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Home » Daily Briefing » Daily briefing - 03 May 2019

Daily briefing - 03 May 2019

A Revolut payment card

Is Mastercard stepping ahead of its longtime rival Visa? The company this week announced a 27 percent rise in profits and it saw its price hit an all-time high as the company pivots towards the delivery of value on new digital rails. "The company's stock rose as much as 4.1 percent to $257.4 in morning trade," reported Reuters. "Total net revenue rose 8 percent to $3.9 billion, in the quarter ended March 31, beating the average analyst estimate of $3.86 billion. Mastercard, like rival Visa, has been looking to digitization to drive its business and diversify its customer base. The company recently partnered with Apple Inc and Goldman Sachs for the Apple card, which can be accessed digitally on an iPhone. Mastercard earlier this year dropped its name from its logo to distance itself from the notion it was only focused on 'cards', and suggest it was making a big foray into digital payments."

Mastercard has been disrupting itself, thinking of how it would deal with a big competitor that took control of new rails that bypass cards schemes. This week Global Payments announced that it is to begin offering Mastercard's Pay by Bank app to its UK clients. Pete Bettles, Chief Operating Officer at Global Payments UK noted that the app enables digital processes. "As the number of ecommerce transactions continues to rise, customers need to be 'digital by default' in order to offer a smooth and secure user journey," he said. "We remain committed to delivering software driven cutting-edge payment solutions and our partnership with Mastercard allows our customers to be at the forefront of the next generation in digital payments."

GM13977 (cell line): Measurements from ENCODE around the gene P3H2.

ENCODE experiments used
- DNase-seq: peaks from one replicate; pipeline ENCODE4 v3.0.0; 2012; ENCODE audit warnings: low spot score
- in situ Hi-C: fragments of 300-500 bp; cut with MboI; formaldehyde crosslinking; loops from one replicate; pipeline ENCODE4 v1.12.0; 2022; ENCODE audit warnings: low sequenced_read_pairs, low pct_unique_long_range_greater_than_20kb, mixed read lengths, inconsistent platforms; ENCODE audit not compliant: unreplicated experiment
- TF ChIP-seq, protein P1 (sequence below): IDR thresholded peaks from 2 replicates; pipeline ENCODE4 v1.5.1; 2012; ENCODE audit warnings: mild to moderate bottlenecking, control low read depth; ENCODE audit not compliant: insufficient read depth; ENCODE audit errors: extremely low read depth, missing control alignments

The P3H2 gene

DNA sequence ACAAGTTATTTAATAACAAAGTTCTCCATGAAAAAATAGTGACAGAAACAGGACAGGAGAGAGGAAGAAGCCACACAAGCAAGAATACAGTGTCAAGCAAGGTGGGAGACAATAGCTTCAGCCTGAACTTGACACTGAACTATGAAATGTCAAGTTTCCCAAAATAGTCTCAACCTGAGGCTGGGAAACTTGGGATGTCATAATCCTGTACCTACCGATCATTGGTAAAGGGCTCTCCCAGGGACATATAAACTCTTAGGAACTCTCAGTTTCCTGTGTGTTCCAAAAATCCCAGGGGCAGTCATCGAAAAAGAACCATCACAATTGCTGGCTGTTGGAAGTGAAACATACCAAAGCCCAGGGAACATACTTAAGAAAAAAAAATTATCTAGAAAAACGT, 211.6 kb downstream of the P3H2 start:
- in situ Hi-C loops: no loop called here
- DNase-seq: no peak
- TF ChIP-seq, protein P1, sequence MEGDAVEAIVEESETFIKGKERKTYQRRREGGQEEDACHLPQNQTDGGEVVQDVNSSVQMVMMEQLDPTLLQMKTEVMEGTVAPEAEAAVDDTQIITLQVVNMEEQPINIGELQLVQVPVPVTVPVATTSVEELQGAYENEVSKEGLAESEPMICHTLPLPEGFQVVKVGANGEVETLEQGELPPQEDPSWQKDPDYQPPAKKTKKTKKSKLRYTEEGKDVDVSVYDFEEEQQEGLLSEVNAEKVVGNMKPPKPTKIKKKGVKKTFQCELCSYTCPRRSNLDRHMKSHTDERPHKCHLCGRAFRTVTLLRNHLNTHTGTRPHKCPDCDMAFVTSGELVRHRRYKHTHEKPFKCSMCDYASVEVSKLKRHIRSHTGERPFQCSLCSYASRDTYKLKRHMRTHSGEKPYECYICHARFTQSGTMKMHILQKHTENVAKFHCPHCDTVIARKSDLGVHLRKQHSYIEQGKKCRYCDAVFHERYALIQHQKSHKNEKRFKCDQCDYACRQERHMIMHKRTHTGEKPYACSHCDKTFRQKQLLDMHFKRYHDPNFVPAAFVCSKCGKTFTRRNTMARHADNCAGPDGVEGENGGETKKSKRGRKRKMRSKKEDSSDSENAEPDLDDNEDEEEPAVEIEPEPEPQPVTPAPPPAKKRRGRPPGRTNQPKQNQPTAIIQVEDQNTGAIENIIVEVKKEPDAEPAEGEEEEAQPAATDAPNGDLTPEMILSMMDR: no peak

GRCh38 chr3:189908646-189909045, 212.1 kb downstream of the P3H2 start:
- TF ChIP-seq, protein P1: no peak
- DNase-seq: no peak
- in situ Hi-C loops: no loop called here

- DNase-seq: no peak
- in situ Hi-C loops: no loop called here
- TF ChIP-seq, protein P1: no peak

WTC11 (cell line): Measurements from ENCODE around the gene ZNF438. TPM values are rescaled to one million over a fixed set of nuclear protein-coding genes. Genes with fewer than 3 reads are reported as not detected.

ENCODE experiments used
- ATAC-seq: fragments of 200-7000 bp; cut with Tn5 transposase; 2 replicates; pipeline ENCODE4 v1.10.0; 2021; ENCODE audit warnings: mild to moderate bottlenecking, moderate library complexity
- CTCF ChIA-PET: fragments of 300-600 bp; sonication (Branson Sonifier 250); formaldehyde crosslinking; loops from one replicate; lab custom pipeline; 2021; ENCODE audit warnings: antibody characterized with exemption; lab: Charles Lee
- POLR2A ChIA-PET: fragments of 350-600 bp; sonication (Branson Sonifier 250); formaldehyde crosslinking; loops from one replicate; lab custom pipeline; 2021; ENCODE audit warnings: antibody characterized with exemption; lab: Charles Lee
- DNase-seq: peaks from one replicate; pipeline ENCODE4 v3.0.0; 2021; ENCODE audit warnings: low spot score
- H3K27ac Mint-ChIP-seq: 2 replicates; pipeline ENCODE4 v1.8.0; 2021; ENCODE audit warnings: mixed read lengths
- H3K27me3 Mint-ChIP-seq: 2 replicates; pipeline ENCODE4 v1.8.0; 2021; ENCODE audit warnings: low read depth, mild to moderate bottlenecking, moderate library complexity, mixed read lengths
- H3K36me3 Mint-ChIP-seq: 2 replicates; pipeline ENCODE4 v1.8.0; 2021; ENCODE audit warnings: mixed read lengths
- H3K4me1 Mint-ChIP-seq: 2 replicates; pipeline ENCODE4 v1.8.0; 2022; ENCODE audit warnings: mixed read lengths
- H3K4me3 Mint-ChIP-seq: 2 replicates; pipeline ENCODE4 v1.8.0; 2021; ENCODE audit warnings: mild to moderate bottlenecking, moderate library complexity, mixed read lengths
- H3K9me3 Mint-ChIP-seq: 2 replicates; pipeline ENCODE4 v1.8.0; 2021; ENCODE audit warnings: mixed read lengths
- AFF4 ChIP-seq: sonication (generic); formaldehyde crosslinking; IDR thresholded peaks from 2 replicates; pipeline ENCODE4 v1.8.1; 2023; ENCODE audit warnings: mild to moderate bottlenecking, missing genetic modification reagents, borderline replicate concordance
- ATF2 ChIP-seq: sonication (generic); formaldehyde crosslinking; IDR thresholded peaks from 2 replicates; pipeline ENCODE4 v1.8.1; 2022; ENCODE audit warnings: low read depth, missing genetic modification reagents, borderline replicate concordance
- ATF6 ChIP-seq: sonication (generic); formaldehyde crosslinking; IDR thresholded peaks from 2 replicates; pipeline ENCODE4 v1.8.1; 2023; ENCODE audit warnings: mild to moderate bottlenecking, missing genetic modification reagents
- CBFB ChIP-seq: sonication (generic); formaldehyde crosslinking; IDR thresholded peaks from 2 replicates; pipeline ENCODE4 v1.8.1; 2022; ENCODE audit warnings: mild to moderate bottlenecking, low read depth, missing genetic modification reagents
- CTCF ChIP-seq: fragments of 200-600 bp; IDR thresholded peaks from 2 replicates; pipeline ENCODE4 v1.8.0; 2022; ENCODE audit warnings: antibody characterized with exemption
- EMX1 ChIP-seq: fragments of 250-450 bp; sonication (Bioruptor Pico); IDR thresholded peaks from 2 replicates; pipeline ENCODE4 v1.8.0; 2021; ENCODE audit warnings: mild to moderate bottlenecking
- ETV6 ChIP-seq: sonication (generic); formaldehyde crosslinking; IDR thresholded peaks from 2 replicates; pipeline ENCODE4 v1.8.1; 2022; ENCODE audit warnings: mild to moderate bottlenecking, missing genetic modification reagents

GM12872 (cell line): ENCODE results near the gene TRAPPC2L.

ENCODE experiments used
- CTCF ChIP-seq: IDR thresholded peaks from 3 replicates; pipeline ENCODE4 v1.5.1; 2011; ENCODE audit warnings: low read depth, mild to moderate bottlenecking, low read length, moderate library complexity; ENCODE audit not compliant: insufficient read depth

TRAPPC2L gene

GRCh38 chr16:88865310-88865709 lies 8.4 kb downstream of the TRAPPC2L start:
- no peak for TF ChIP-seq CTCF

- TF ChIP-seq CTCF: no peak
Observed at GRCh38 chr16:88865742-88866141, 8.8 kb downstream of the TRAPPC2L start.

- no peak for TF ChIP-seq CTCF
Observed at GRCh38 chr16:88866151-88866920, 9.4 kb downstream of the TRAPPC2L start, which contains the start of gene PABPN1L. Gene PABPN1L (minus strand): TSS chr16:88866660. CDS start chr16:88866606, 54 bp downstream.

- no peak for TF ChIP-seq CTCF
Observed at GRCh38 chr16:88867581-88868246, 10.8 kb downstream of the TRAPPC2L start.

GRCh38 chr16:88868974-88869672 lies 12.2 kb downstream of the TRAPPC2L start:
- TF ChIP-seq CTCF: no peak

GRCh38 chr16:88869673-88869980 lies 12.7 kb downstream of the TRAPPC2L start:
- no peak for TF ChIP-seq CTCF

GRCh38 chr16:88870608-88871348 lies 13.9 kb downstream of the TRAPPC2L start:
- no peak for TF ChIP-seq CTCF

We occasionally track the rise of public relations industry relative to the news media. Public relations is a relatively new field, less than a hundred years old, so let's guess that back in the 1950s and 1960s, there might be one PR person to every few journalists. That kept rising. The ratio of journalists to public relations people back in 2008 was 1 to 3. Today it's one to six. That's an awful lot of flack. Now, for all their care in shepherding funds, fintechs have never been backward about coming forward and the PR business is an essential part of that. As several reports have pointed out, the latest wave of tech IPOs arrive on a flood of hype and PR. Just don't look at the numbers please. Arun Krishnakumar, writing at Daily Fintech, suggests that tech might be the new banking, but not in a good way. He selects OakNorth as a bright spot in Softbank's $100 billion portfolio, where it nestles alongside businesses such as Ping An, Uber and Alibaba. Softbank's bet is on sucking down vast gulps of citizen data and processing that through its machine learning technologies while driving towards a remote-controlled version of the future. But we're not the only ones sceptical about what boosters call "data-driven thinking". Krishnakamur writes: "I am sure Softbank will make handsome multiples when some of these shaky businesses go public. However, the success these firms managed with private money, would be hard to replicate in the stock market. If a few of them fail, that would trigger pain. There is enough negative PR about the tech industry's lack of ethics, diversity and how they manage data monopoly. Creating a bubble, riding it and exiting it before a market crash might just make Tech the New Banking. Softbank might have accelerated that process."

Please note: Lafferty Daily Briefing will return on Tuesday 6 May following the public holiday in the UK and Ireland on 5 May.

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